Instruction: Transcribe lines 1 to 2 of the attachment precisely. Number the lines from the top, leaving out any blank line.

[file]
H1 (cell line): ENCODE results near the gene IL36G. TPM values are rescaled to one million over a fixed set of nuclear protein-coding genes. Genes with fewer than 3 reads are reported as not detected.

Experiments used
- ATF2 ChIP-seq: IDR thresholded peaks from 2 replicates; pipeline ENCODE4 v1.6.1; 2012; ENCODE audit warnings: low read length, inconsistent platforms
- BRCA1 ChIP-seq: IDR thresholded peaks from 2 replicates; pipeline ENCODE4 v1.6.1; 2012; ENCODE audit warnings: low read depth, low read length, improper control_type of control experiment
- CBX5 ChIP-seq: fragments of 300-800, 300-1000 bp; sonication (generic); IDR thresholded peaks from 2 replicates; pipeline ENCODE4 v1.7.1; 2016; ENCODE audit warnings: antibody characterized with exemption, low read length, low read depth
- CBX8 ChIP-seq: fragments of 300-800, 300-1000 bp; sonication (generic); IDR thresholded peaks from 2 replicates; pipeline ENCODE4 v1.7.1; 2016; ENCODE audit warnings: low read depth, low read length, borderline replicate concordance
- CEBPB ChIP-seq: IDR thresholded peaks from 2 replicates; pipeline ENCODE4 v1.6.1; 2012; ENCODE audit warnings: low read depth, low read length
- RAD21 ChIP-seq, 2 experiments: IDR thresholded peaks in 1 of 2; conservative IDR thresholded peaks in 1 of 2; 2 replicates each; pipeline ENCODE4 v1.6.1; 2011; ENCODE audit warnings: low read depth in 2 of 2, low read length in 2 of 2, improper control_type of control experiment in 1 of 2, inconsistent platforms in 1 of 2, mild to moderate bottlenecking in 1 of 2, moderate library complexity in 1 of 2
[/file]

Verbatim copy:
H1 (cell line): ENCODE results near the gene IL36G. TPM values are rescaled to one million over a fixed set of nuclear protein-coding genes. Genes with fewer than 3 reads are reported as not detected.

Experiments used